The Loligo® respirometry system (Viborg, Denmark) measures resting oxygen consumption rates in aquatic organisms using intermittent flow respirometry. The system uses a fiber optic oxygen sensor, and data is collected and analyzed using AutorespTM data acquisition software. Oxygen consumption rates in up to four individuals can be measured simultaneously. The system is currently being optimized to measure individual oxygen consumption rates in fish ranging from early juvenile to adult under controlled temperature conditions. However, it can be adapted to measure oxygen consumption rates in a variety of aquatic organisms in either fresh or salt water. The system is currently being adapted to measure oxygen consumption rates in terrestrial organisms, specifically Drosophila melanogaster, and services should be available in the near future through the COEC.

Temperature/Activity

The E-Mitter transponder/receiver system is used to measure core body temperature and consists of battery-free transponders that are implanted into the animal’s abdominal cavity and linked to a receiver base on which that the cage rests. The transponders transmit information on core body temperature via the base to a computer. Locomotor activity is assessed as the mouse moves over the top of the receiver. Thus activity and body temperatures can be measured continuously while the animal is in its home cage.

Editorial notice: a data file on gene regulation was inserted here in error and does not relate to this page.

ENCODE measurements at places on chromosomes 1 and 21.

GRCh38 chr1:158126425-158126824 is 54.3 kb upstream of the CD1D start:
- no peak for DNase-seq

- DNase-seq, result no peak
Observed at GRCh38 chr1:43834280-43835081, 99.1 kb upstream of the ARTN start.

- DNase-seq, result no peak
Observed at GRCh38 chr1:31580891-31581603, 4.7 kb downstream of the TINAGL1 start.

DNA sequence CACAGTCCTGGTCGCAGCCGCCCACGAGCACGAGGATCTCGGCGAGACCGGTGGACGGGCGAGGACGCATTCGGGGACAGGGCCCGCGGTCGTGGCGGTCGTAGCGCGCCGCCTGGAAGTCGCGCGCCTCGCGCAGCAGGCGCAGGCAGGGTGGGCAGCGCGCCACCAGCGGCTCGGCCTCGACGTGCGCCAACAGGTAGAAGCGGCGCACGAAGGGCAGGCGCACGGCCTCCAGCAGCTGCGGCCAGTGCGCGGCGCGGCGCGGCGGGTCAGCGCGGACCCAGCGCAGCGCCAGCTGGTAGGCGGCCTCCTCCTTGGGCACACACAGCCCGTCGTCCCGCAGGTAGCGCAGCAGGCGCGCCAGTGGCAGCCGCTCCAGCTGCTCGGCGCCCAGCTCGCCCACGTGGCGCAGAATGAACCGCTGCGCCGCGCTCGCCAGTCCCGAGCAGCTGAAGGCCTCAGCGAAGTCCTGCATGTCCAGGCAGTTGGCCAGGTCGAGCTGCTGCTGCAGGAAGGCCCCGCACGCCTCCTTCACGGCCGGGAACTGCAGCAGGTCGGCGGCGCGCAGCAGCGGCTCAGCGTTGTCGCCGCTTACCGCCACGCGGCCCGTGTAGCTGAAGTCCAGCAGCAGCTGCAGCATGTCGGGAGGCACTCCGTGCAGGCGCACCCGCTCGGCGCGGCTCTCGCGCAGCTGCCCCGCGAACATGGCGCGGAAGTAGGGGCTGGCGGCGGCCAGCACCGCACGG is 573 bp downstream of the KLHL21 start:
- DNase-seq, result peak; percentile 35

Wheel Running Cages

Spontaneous exercise can be measured during or independently of indirect calorimetry using running wheels. Individual cage wheel use is recorded continuously for assessments of activity including total distance, speed and time of day.

Forced Exercise Wheels

For investigators interested in the effect of forced exercise, the COEC has a system of running wheels on a rolling bed, for which the speed and time of the exercise can be determined and changed by the investigator.

Bomb Calorimetry

Digestive efficiency can be assessed by measuring food intake and weight of feces produced and then measuring the energy content of samples of food and feces using a bomb calorimeter. By measuring the weight of food consumed and the energy content of that food, energy intake can be calculated. The weight and energy content of the feces can be measured to give an estimate of fecal energy lost, and together these give an indication of how much energy the animals are absorbing from the food.

Body Composition Analysis

Body composition can be determined at the whole animal and/or tissue level using a variety of techniques. Which particular method would be best for your study design and organism can be determined in consultation with the COEC leadership.

Chemical Carcass Analysis